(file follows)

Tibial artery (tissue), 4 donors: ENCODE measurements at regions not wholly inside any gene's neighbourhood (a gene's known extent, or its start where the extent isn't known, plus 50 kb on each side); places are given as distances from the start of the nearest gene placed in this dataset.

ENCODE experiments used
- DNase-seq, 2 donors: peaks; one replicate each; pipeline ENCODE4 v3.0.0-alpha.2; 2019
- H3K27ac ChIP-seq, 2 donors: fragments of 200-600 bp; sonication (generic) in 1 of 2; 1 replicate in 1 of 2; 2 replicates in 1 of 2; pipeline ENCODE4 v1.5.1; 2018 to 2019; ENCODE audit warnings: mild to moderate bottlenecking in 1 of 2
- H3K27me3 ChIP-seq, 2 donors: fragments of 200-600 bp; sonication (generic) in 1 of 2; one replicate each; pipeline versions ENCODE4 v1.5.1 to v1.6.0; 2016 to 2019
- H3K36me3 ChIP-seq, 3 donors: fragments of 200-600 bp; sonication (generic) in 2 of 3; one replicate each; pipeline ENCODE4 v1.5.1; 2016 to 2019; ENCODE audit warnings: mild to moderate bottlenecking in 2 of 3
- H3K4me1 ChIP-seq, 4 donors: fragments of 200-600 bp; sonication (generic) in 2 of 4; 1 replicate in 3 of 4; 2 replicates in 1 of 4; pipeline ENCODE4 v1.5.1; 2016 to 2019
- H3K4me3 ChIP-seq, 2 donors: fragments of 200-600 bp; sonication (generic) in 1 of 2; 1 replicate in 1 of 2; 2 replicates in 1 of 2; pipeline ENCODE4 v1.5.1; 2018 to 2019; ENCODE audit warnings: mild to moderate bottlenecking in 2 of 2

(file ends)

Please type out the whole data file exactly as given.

Tibial artery (tissue), 4 donors: ENCODE measurements at regions not wholly inside any gene's neighbourhood (a gene's known extent, or its start where the extent isn't known, plus 50 kb on each side); places are given as distances from the start of the nearest gene placed in this dataset.

ENCODE experiments used
- DNase-seq, 2 donors: peaks; one replicate each; pipeline ENCODE4 v3.0.0-alpha.2; 2019
- H3K27ac ChIP-seq, 2 donors: fragments of 200-600 bp; sonication (generic) in 1 of 2; 1 replicate in 1 of 2; 2 replicates in 1 of 2; pipeline ENCODE4 v1.5.1; 2018 to 2019; ENCODE audit warnings: mild to moderate bottlenecking in 1 of 2
- H3K27me3 ChIP-seq, 2 donors: fragments of 200-600 bp; sonication (generic) in 1 of 2; one replicate each; pipeline versions ENCODE4 v1.5.1 to v1.6.0; 2016 to 2019
- H3K36me3 ChIP-seq, 3 donors: fragments of 200-600 bp; sonication (generic) in 2 of 3; one replicate each; pipeline ENCODE4 v1.5.1; 2016 to 2019; ENCODE audit warnings: mild to moderate bottlenecking in 2 of 3
- H3K4me1 ChIP-seq, 4 donors: fragments of 200-600 bp; sonication (generic) in 2 of 4; 1 replicate in 3 of 4; 2 replicates in 1 of 4; pipeline ENCODE4 v1.5.1; 2016 to 2019
- H3K4me3 ChIP-seq, 2 donors: fragments of 200-600 bp; sonication (generic) in 1 of 2; 1 replicate in 1 of 2; 2 replicates in 1 of 2; pipeline ENCODE4 v1.5.1; 2018 to 2019; ENCODE audit warnings: mild to moderate bottlenecking in 2 of 2